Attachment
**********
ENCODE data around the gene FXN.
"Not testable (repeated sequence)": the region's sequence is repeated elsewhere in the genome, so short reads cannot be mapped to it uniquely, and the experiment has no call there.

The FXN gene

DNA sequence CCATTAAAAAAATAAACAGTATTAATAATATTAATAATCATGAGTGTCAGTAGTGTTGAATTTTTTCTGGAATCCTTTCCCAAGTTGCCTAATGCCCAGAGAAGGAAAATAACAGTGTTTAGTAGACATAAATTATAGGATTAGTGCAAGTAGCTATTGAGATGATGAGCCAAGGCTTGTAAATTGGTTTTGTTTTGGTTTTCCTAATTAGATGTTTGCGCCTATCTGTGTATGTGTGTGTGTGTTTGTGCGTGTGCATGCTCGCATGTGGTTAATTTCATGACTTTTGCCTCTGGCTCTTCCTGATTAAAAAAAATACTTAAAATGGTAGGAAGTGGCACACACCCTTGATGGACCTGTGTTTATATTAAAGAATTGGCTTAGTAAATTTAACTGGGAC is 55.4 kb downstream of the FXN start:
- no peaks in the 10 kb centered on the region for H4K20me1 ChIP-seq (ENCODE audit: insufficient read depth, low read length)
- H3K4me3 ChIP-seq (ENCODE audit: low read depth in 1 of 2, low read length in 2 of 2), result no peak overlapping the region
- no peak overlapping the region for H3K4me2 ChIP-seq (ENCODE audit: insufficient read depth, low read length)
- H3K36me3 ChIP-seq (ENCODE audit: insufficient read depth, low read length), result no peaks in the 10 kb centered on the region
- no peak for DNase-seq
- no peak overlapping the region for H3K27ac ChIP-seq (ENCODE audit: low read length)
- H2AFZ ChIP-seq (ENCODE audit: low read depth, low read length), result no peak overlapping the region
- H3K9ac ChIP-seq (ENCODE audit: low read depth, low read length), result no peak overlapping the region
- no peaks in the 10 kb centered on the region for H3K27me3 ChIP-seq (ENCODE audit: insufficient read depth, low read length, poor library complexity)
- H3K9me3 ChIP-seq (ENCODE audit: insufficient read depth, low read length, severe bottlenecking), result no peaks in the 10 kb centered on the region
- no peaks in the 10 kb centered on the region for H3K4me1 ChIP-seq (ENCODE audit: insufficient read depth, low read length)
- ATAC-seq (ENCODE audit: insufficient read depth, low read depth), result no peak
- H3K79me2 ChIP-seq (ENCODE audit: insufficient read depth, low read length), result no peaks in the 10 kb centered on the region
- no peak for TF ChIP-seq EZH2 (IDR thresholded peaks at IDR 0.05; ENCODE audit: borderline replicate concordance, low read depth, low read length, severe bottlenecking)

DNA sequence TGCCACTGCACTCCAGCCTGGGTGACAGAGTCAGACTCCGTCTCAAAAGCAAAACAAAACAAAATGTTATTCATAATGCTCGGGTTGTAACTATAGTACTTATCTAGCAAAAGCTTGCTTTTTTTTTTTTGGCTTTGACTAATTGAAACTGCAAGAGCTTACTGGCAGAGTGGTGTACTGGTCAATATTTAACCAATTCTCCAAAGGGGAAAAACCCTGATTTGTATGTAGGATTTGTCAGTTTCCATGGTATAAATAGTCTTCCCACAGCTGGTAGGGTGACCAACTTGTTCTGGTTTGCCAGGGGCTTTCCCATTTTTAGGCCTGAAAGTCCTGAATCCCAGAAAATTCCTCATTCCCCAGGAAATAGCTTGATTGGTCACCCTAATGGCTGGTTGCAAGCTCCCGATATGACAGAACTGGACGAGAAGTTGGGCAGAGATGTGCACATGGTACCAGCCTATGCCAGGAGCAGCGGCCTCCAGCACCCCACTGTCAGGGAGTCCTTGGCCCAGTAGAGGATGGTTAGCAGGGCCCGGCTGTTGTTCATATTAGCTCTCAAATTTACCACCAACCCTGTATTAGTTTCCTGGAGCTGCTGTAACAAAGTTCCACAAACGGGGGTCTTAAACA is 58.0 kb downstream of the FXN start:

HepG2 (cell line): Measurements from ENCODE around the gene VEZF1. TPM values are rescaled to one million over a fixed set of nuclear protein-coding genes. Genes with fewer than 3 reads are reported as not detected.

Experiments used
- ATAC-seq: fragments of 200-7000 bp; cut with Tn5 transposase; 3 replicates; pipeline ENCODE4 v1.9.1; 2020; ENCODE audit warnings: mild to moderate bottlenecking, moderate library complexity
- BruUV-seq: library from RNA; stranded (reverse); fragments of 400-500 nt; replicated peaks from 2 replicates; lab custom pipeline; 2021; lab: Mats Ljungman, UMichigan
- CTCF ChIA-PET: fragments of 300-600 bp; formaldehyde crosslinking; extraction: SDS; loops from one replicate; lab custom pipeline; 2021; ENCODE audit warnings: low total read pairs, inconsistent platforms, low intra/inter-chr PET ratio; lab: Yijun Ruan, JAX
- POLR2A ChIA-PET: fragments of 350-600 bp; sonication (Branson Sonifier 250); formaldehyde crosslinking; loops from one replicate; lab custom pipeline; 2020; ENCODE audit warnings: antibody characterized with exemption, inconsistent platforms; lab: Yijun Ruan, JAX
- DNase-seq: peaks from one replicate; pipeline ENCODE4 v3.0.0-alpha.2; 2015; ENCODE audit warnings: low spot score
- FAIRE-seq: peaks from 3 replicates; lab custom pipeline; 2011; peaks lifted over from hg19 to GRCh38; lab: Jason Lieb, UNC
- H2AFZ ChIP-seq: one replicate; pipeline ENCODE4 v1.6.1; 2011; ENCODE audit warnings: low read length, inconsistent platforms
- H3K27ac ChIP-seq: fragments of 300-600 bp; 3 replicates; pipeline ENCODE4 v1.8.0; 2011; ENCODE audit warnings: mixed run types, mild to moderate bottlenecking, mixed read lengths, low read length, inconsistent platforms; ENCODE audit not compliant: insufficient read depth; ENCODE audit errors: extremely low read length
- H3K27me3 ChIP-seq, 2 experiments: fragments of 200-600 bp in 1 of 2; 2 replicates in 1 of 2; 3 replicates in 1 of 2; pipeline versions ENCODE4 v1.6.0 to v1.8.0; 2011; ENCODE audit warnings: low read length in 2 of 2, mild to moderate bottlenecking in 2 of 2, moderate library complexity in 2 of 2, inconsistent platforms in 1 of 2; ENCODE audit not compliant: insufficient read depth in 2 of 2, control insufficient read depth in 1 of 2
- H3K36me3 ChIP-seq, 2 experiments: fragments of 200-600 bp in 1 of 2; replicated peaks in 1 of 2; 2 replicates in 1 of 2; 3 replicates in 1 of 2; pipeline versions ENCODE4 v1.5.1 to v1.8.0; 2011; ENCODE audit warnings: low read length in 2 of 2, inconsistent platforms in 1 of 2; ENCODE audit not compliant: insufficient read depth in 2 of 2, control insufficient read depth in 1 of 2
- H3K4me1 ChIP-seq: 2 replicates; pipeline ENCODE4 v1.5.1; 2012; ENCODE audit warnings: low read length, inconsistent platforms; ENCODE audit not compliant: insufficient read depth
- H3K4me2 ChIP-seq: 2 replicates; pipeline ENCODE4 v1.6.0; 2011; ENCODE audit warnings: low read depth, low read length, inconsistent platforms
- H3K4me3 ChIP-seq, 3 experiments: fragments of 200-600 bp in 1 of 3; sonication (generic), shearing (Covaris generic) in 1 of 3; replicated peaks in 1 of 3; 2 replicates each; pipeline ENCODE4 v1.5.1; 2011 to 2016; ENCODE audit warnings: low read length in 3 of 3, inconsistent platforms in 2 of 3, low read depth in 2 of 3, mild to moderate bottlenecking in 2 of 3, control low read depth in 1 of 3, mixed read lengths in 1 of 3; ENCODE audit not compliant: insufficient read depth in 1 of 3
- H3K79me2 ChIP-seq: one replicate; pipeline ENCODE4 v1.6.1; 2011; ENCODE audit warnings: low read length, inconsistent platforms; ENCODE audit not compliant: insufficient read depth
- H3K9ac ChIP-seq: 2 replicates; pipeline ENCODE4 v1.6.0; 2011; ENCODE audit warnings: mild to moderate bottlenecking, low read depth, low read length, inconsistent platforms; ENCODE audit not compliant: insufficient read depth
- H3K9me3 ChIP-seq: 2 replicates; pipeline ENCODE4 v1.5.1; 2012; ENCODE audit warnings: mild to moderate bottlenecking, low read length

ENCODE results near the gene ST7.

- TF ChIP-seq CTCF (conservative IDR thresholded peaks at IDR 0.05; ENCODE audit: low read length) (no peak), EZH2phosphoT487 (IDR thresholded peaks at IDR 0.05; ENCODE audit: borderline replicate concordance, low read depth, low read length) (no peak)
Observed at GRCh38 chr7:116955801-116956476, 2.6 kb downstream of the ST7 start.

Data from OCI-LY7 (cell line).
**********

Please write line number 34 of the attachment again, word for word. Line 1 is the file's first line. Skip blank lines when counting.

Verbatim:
- H3K4me3 ChIP-seq, 3 experiments: fragments of 200-600 bp in 1 of 3; sonication (generic), shearing (Covaris generic) in 1 of 3; replicated peaks in 1 of 3; 2 replicates each; pipeline ENCODE4 v1.5.1; 2011 to 2016; ENCODE audit warnings: low read length in 3 of 3, inconsistent platforms in 2 of 3, low read depth in 2 of 3, mild to moderate bottlenecking in 2 of 3, control low read depth in 1 of 3, mixed read lengths in 1 of 3; ENCODE audit not compliant: insufficient read depth in 1 of 3